Mr. Felix

Mariah K. YoungThis is the first story in Mariah K. Young’s debut Masha’allah and Other Stories, to be published this November by Heyday. Young’s short story collection is the first winner of the James D. Houston Award, which honors emerging writers on the West.

Thick February fog the day they put Mr. Felix to rest, but not so thick we couldn’t feel the sun through the haze. It was late on Saturday morning, and there were lots of folks out. No cars on the street. We never saw the street cleared out, and we didn’t know better, so we got a game of football going. I had a bright green NERF ball, brand new, no scuffs or foam chunks missing yet. My cousins and I and a few kids from the block split into teams, and we ran passes up and down the street, scoring touchdowns once you passed the broken fire hydrant at the corner. I was about to throw a spiral down the block when they shouted at us. They never talked to us kids unless they had to. But that day Enzo called my name. “Dylan, get your ass out the street!”

We ran to the curb. They lined us up against the bumper of Londell’s dark blue Monte Carlo. I dropped the ball and slid on top of the hood, just like all the block boys did when they’re posted. Enzo pointed his Fritos bag down toward our hands. Londell didn’t pay us mind except to say, “Don’t go jumping on the hood.” Marcus took my little cousin Edina and put her on his shoulders. She pulled at his dreads, but Marcus just bounced a little on the heels of his Chucks until she laughed, let go, and rested her hands on top of his head.

Funerals are ordinary. Processions happen all the time. But I’d never seen one where our street, which was always buzzing, was completely still. Up and down the block, people came out of front doors and off porches to stand at the curb. Even the old folks who never came out and the crackheads who could barely stand up were there. A horse-drawn carriage appeared at the mouth of East Fourteenth and turned. Two horses, both white with gray manes, clip-clopped down the concrete, pulling a glass box piled high with red and white roses. The casket was there for everyone to see, light brown with golden rails, like my ma’s hair, almost like mine.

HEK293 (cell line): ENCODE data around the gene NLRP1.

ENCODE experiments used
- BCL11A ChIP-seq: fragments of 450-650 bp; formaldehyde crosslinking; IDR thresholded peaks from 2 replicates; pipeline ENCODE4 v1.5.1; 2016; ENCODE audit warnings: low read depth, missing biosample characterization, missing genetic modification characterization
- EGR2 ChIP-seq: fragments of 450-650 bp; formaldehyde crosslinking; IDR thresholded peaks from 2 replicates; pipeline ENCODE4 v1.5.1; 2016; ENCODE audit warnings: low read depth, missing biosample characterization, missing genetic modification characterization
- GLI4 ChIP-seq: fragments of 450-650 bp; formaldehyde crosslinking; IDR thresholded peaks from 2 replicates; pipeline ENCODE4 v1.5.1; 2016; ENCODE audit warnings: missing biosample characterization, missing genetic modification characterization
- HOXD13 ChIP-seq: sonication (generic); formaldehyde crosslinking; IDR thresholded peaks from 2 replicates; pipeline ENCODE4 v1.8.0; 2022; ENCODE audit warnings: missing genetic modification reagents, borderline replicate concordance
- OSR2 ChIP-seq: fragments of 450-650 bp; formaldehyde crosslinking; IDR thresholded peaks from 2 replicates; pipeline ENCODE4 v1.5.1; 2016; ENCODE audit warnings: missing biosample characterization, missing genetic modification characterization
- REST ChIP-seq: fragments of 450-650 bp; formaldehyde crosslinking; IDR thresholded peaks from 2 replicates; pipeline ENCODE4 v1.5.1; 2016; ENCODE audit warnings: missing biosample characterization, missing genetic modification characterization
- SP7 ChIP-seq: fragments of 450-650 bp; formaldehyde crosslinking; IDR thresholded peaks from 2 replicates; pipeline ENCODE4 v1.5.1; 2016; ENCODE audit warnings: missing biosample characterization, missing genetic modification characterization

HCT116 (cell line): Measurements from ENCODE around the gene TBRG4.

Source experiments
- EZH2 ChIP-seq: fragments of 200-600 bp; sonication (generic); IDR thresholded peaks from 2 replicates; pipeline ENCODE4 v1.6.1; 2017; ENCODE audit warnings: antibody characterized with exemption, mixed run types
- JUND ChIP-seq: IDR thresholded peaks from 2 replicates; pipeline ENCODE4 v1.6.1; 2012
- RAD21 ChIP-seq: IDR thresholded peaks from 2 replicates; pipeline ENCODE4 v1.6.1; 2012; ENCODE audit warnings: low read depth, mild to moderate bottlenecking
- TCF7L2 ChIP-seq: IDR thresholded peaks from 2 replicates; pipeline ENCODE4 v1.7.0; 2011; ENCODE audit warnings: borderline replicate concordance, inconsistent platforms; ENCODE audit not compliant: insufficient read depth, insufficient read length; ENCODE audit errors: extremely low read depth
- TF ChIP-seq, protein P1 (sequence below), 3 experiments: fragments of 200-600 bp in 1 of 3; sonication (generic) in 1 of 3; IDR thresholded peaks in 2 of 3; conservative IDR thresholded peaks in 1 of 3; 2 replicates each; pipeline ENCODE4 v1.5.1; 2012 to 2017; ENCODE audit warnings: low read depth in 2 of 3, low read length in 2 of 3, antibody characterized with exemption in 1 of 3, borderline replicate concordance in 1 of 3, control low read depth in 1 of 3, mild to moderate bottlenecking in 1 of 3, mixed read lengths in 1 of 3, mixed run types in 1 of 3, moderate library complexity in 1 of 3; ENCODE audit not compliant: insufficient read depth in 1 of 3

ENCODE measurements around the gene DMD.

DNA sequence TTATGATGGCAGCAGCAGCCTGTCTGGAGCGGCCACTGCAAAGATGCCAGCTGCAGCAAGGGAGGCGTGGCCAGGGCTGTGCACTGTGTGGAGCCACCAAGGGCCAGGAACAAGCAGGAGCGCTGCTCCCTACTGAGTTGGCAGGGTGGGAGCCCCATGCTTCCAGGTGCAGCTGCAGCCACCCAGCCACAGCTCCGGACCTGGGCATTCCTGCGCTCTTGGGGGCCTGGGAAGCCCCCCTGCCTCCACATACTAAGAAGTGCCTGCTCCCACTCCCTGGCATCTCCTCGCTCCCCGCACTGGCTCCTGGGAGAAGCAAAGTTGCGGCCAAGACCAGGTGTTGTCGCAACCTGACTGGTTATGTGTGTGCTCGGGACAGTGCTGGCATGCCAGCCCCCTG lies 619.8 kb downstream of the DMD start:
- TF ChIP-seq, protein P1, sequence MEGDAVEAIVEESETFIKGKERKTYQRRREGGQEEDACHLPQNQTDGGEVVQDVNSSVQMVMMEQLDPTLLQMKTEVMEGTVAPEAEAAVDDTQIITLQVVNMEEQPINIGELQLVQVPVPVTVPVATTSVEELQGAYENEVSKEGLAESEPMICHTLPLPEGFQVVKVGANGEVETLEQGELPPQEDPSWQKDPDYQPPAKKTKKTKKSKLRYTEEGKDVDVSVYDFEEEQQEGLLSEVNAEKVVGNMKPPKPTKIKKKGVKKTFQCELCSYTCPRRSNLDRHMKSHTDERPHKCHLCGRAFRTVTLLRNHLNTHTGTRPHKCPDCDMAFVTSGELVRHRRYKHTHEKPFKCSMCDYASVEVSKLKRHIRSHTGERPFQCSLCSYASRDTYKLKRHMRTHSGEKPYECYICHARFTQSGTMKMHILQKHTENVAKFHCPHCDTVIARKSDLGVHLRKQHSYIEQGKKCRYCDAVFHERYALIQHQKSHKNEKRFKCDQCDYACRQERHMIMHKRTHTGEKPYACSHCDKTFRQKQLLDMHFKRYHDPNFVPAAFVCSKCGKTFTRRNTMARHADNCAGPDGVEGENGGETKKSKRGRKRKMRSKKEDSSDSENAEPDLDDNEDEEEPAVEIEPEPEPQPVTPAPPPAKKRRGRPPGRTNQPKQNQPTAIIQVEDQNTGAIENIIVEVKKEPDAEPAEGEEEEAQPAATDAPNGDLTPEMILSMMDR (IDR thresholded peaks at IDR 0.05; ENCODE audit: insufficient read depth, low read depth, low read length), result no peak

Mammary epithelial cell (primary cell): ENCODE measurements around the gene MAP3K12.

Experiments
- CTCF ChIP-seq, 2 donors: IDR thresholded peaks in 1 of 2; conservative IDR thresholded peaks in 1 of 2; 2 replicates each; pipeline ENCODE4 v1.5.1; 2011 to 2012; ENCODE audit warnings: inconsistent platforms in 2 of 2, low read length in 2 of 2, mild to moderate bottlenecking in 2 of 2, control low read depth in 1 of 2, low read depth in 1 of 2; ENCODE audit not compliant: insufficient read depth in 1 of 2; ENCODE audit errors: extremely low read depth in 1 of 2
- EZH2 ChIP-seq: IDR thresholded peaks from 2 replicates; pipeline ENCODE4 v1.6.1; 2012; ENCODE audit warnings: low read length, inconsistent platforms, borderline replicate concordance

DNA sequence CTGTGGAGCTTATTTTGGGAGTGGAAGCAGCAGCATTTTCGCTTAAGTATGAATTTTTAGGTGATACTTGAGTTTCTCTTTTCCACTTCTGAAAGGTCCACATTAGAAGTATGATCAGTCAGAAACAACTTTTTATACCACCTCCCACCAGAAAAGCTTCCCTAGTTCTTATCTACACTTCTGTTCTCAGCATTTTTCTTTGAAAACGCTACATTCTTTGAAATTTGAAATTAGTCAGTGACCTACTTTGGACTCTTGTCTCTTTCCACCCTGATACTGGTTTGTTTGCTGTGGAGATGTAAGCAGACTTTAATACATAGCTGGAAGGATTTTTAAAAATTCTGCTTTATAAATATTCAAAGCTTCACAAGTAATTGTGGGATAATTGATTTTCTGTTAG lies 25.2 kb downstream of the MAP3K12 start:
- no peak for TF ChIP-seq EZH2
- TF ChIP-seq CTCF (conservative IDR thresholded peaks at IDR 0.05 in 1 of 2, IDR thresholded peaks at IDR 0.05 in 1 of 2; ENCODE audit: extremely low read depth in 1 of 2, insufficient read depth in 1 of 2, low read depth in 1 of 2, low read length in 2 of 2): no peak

Londell said, “There he goes. Mr. Felix.”

The carriage wheels turned, making this creaky little noise as the casket went by. The flowers shook when the casket crossed a crack or a pothole.

The hustlers bowed their heads. “Waste of talent,” Enzo said, cracking his knuckles. Marcus said the casket was lined with Italian silk and thousand-dollar bills. They stopped talking. Everyone did.

Behind the carriage came a stream of Rolls-Royces and Bentleys, all gold and creamy, shining like they just came off the lot. I stopped counting after twenty. Each car had bundles of red roses arranged along the front and back bumpers. In the cabs, women were in fur coats with little boys and girls on their laps, and men were in black suits. They stared at us behind dark sunglasses.

No more Mr. Felix. I was a small fry, and even I knew his name. It was the kind of thing you know without really knowing, how everyone got made or got paid through him. I’d seen him. He always wore clean suits with iron lines down the legs. The only Mister I knew about. Mama told me never to run around with anyone who talked about him too much, said there were other ways to live. Then she’d go to work. I kept the TV on all night. If it was off when I woke up in the morning, she was home.

Mr. Felix got caught up, sent to Leavenworth, and stabbed in his cell. The newspapers said he died over a five-dollar debt. Mama said good riddance when she heard the news, but she came out like everybody else and stood in front of our place. She’d wrapped up her hair in red, and her face was like the statue of the Mexican Virgin by our school, smooth and calm, her mouth hard.

For once there were no voices on a block that could never shut up. Some women were crying a little, but most people just watched. Some folks nodded, raised their arms, or flashed their signs. A woman yelled out, “The sword of Jesus is long and broad!” She was an old lady who had been on this block for always, since my ma was a kid. Mrs. Patterson. A group of people tried to send her into her house, and first she pushed one of them away, but soon she let them walk her to her porch. She appeared in her window. She watched the procession and held her hands tight.

Masha’allah and Other StoriesThe block was always loud with beat boxes and car engines and people jocking. But when Mr. Felix rolled through, even as a dead man, it was quiet. I could hear birds and traffic from far away. The wind even had a sound, a low whistle that hooked on the horse’s hair, picked the petals off the bouquets, and sent them on their way to the ground. I watched Marcus and Londell and Enzo follow that procession with their eyes, and I slid off the car hood. I looked at the neighborhood, everyone out, and my ma saw me standing with them. She reached out her hand for me to come to her, but she didn’t call out. Her arm stayed there.

I would have gone over, stood beside her, but Enzo rubbed the top of my head and told me to straighten up. I could smell his leather jacket. I hooked my thumb into the belt loop of my jeans. The Rolls kept rolling by, and I caught our reflection in a passing window.

Masha’allah is now available from Heyday in hardcover and paperback.